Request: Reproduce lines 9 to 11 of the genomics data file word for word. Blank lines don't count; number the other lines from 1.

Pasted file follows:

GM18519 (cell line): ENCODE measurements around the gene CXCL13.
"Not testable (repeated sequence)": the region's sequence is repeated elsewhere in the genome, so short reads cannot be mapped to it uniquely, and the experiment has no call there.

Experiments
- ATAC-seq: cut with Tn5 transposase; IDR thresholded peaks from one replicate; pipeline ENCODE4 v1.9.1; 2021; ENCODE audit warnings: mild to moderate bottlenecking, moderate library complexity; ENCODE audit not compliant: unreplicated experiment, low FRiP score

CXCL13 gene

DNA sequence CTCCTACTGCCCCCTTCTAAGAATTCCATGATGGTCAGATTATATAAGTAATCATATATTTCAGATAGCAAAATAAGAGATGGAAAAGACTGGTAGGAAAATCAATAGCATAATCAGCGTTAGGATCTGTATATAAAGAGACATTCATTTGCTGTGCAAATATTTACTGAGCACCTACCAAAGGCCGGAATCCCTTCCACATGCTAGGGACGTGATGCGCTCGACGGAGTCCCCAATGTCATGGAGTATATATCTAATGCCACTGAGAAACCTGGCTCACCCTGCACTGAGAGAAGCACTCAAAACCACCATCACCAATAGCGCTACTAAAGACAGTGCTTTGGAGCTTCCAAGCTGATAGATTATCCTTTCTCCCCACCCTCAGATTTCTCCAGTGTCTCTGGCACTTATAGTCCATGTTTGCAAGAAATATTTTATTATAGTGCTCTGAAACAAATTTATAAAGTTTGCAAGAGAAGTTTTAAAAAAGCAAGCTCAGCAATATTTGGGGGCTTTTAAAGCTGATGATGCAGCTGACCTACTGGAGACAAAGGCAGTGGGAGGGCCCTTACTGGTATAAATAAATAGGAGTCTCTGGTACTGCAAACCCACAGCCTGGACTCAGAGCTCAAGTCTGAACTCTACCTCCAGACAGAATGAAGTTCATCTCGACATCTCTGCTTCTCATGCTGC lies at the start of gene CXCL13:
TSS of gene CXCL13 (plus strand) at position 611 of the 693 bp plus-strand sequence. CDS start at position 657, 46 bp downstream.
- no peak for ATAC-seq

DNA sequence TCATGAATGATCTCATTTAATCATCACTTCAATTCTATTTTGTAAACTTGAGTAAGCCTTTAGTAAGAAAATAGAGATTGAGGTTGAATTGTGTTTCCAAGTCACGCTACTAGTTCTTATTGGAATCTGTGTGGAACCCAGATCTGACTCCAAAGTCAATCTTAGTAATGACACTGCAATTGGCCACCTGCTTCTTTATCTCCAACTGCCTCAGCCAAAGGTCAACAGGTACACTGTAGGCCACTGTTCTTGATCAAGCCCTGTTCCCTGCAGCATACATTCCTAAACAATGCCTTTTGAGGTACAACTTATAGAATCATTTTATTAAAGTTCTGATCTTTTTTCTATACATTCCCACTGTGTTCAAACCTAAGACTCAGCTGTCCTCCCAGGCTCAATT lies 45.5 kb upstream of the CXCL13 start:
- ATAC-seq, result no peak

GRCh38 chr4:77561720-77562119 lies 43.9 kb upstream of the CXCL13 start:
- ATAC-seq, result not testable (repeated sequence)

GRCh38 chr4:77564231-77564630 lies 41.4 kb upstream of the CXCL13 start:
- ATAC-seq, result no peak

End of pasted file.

DNA sequence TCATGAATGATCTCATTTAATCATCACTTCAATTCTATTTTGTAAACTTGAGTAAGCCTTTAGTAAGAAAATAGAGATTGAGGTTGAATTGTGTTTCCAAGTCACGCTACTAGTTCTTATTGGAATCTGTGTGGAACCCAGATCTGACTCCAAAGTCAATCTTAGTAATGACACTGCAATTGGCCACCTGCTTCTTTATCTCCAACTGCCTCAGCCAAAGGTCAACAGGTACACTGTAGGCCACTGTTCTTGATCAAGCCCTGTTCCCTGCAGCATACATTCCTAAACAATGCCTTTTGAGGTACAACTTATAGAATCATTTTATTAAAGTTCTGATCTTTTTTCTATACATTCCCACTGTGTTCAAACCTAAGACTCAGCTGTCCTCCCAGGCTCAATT lies 45.5 kb upstream of the CXCL13 start:
- ATAC-seq, result no peak

GRCh38 chr4:77561720-77562119 lies 43.9 kb upstream of the CXCL13 start: